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1999 Land-Rover Defender 110 High Capacity Pick Up

1999 Land-Rover Defender 110 in Lara Croft: Tomb Raider, Movie, 2001 IMDB

Class: Cars, Off-road / SUV — Model origin: UK

1999 Land-Rover Defender 110 High Capacity Pick Up

[*][*][*] Vehicle used by a character or in a car chase

Comments about this vehicle

AuthorMessage

antp BE

2005-12-03 15:10

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[Image: snapshot200512012238452ty5cx.8719.jpg]
[Image: 326rr5.971.jpg]

-- Last edit: 2007-10-06 17:02:54

Carfan US

2006-06-22 18:18

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I likt the Jeep In Tomb Raider II even more.

leolito BG

2006-09-19 10:16

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110 Defender

Carfan wrote I likt the Jeep In Tomb Raider II even more.

burn him at the stake :lol:

-- Last edit: 2006-09-19 10:16:43

Maltelec UK

2006-10-10 20:17

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I saw this at a land rover show. They had to hump start it :lol:

crazyforcars12 EN

2007-09-15 16:53

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i've seen it too. Can you remind me where it was?

quiksilver EN

2008-03-25 13:34

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They built it specially for the film. It had the Buick derived V8 and auto transmission out of a Range Rover. They sold special editions based on it at the time but they where just TD5 with a bit of extra bodywork.

Liam88 UK

2008-04-22 13:49

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"Buick derived V8"

That would be the Rover V8 then.

quiksilver EN

2008-11-08 14:15

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"That would be the Rover V8 then."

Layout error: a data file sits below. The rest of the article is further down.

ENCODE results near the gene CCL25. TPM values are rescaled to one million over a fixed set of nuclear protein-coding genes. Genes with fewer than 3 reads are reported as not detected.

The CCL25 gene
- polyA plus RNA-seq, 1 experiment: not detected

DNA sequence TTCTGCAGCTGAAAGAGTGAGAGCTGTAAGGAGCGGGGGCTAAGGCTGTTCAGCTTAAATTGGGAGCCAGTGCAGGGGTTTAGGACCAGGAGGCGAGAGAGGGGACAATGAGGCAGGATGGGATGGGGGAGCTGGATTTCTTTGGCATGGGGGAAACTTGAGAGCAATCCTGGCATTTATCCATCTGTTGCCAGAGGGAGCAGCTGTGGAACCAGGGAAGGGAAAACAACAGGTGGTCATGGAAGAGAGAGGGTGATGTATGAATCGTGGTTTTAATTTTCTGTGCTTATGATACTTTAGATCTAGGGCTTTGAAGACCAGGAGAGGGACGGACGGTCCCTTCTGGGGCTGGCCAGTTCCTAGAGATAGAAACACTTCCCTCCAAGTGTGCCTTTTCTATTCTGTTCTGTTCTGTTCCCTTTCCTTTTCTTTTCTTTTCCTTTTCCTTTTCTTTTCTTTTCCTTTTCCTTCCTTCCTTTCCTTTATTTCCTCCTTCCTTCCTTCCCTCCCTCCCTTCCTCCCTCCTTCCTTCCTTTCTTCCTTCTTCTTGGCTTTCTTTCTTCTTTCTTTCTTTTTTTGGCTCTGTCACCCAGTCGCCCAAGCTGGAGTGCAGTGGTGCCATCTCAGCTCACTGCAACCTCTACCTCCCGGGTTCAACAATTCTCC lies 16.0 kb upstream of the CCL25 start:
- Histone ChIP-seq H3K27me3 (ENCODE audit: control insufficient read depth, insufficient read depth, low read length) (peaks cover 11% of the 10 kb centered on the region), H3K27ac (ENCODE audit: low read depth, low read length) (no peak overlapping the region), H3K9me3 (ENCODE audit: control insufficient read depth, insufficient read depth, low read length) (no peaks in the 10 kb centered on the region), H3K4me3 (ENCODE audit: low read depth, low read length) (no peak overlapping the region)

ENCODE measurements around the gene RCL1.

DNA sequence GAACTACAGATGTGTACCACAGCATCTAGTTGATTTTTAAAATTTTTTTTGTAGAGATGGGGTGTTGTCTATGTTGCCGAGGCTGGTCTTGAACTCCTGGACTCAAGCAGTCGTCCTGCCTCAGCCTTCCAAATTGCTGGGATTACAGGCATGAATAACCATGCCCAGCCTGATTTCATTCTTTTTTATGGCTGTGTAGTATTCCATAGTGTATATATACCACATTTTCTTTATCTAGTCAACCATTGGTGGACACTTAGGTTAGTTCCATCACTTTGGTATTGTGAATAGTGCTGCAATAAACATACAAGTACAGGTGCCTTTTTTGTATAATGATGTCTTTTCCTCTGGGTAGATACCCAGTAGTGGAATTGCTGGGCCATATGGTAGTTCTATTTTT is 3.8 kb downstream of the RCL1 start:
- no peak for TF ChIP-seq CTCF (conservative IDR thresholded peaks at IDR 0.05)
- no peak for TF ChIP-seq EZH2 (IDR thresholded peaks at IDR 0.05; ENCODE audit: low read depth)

That’s the one.

Not to be confused with BMW and Jaguar V8’s that Land Rover have used since.

NigelCaffiene US

2009-04-26 04:12

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Really, a Rover/Buick V8! Ha! What is the performance specifications for that V8?

Oh well, I still love this Defender.

marklandynut UK

2010-06-19 22:28

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Nigel, you wanted to know about the V8, here goes.

In the mid 1960's Rover bought the design for the recently discarded Buick all alloy 215 V8 (3528cc) used in several Buick and Olds vehicles. It was thoroughly 'Roverised' for British use, which meant lots of detail changes to suit British production methods and British drivers. The most visible change was the carburettors. Instead of the 2 or 4 barrel single it twin downdraft carbs used by Buick (or the single barrel used on the turbocharged Olds version), Rover fitted twin SU HS6 (1.75") sidedraft carbs. The final engine ran a compression ratio of 10.5:1 and produced about 175bhp and was fitted to the P5B and P6B saloon cars from 1968. In 1970 it appeared in the Range Rover, but with a lower compression ratio (8.25:1 I think) and only produced about 135bhp. In the late 1970s a restriced version of this engine was fitted to the Series 3 Land Rover with a restyled front end and permanent 4 wheel drive (a first for a utility model Land Rover) to create the Stage 1 V8 Land Rover. These engines produced just 95bhp.